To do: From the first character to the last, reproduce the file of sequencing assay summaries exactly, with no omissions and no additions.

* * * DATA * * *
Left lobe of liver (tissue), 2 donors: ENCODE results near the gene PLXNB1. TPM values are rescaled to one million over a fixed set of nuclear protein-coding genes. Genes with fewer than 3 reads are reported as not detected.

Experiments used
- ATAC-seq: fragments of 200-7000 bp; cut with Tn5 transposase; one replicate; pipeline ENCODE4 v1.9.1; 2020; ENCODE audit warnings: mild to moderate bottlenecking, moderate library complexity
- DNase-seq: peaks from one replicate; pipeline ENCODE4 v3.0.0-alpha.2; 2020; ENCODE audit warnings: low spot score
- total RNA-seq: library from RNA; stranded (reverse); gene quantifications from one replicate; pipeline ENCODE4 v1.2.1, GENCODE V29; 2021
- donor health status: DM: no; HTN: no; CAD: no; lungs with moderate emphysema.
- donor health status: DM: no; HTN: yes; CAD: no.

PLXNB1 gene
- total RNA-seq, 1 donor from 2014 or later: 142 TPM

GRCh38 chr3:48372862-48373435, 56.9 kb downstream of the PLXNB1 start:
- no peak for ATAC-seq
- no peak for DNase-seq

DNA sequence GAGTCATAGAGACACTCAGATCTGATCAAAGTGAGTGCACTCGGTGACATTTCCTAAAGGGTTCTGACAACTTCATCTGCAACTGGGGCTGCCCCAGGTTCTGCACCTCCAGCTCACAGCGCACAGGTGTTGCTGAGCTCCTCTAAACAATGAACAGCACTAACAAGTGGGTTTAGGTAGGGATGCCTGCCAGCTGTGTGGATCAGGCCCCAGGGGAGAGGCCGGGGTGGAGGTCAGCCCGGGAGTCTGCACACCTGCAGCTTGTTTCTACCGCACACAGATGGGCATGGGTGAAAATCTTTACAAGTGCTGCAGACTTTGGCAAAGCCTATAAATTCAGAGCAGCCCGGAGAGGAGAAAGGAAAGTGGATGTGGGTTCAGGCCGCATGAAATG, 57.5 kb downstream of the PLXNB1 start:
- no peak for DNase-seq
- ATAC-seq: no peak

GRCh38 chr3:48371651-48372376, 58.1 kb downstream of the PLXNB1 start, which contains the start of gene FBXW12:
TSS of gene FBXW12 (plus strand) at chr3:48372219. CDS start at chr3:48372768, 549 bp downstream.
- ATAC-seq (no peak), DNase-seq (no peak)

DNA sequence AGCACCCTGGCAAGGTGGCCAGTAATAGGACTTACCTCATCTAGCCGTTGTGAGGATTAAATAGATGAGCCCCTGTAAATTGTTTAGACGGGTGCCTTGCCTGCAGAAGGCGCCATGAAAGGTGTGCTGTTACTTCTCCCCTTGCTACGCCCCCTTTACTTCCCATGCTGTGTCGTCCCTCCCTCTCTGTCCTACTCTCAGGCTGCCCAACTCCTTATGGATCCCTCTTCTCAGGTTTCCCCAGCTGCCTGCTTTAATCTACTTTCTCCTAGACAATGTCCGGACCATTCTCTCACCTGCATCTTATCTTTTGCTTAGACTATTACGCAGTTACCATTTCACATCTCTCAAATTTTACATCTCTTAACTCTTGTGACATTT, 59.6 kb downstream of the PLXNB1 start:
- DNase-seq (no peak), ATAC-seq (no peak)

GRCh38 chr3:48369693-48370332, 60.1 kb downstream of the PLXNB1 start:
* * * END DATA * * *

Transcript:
Left lobe of liver (tissue), 2 donors: ENCODE results near the gene PLXNB1. TPM values are rescaled to one million over a fixed set of nuclear protein-coding genes. Genes with fewer than 3 reads are reported as not detected.

Experiments used
- ATAC-seq: fragments of 200-7000 bp; cut with Tn5 transposase; one replicate; pipeline ENCODE4 v1.9.1; 2020; ENCODE audit warnings: mild to moderate bottlenecking, moderate library complexity
- DNase-seq: peaks from one replicate; pipeline ENCODE4 v3.0.0-alpha.2; 2020; ENCODE audit warnings: low spot score
- total RNA-seq: library from RNA; stranded (reverse); gene quantifications from one replicate; pipeline ENCODE4 v1.2.1, GENCODE V29; 2021
- donor health status: DM: no; HTN: no; CAD: no; lungs with moderate emphysema.
- donor health status: DM: no; HTN: yes; CAD: no.

PLXNB1 gene
- total RNA-seq, 1 donor from 2014 or later: 142 TPM

GRCh38 chr3:48372862-48373435, 56.9 kb downstream of the PLXNB1 start:
- no peak for ATAC-seq
- no peak for DNase-seq

DNA sequence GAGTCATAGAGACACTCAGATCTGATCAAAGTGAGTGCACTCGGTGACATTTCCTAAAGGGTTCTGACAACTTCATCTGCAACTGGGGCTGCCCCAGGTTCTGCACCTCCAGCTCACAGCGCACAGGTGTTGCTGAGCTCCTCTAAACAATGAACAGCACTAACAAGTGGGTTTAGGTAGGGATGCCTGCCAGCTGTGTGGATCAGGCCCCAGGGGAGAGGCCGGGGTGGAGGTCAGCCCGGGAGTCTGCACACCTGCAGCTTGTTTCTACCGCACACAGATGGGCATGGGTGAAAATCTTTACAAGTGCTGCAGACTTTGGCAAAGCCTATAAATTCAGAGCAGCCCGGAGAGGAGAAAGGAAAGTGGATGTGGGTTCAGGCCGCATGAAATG, 57.5 kb downstream of the PLXNB1 start:
- no peak for DNase-seq
- ATAC-seq: no peak

GRCh38 chr3:48371651-48372376, 58.1 kb downstream of the PLXNB1 start, which contains the start of gene FBXW12:
TSS of gene FBXW12 (plus strand) at chr3:48372219. CDS start at chr3:48372768, 549 bp downstream.
- ATAC-seq (no peak), DNase-seq (no peak)

DNA sequence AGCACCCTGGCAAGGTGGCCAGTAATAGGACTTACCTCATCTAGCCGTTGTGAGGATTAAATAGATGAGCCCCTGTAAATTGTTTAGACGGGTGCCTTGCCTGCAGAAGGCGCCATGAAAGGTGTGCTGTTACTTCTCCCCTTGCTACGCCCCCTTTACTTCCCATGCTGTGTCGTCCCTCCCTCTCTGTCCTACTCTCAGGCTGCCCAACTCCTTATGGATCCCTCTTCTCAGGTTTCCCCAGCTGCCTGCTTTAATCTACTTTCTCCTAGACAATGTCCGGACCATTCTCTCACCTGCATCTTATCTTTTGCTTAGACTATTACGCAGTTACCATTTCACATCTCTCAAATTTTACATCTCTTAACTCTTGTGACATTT, 59.6 kb downstream of the PLXNB1 start:
- DNase-seq (no peak), ATAC-seq (no peak)

GRCh38 chr3:48369693-48370332, 60.1 kb downstream of the PLXNB1 start: